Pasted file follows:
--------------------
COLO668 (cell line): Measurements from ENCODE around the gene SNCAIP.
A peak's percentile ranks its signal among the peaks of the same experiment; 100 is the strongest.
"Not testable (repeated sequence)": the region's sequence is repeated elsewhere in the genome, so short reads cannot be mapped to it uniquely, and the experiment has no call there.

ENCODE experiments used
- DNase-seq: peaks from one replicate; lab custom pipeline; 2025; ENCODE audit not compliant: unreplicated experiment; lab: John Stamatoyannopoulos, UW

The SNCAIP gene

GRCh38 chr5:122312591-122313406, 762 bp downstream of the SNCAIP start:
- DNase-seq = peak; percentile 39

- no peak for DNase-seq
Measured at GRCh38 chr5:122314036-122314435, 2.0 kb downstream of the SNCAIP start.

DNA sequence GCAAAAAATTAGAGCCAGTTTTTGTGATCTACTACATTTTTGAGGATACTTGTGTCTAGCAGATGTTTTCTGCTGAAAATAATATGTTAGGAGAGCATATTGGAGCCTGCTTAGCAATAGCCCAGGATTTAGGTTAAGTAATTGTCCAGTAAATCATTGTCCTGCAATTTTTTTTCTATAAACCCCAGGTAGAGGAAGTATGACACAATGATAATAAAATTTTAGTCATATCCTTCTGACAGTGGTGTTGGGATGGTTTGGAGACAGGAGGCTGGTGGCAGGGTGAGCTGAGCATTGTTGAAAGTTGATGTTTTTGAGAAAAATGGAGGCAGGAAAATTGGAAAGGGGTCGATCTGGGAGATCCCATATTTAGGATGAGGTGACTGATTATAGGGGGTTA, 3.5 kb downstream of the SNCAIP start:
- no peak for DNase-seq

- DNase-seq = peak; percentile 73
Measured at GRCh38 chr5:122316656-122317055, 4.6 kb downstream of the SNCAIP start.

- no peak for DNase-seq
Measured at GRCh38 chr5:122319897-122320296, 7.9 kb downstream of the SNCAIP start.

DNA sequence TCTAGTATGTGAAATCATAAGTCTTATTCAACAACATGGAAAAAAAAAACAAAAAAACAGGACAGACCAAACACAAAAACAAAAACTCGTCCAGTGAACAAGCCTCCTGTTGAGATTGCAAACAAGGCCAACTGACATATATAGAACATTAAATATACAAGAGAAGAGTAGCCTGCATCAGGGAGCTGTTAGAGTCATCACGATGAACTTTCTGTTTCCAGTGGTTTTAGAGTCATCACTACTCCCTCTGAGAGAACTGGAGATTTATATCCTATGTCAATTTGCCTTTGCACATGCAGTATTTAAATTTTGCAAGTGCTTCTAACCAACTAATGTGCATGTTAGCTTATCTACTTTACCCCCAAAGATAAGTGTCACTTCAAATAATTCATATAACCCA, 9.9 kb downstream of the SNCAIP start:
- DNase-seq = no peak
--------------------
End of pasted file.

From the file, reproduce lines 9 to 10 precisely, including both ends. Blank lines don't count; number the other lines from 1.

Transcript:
- no peak for DNase-seq
Measured at GRCh38 chr5:122314036-122314435, 2.0 kb downstream of the SNCAIP start.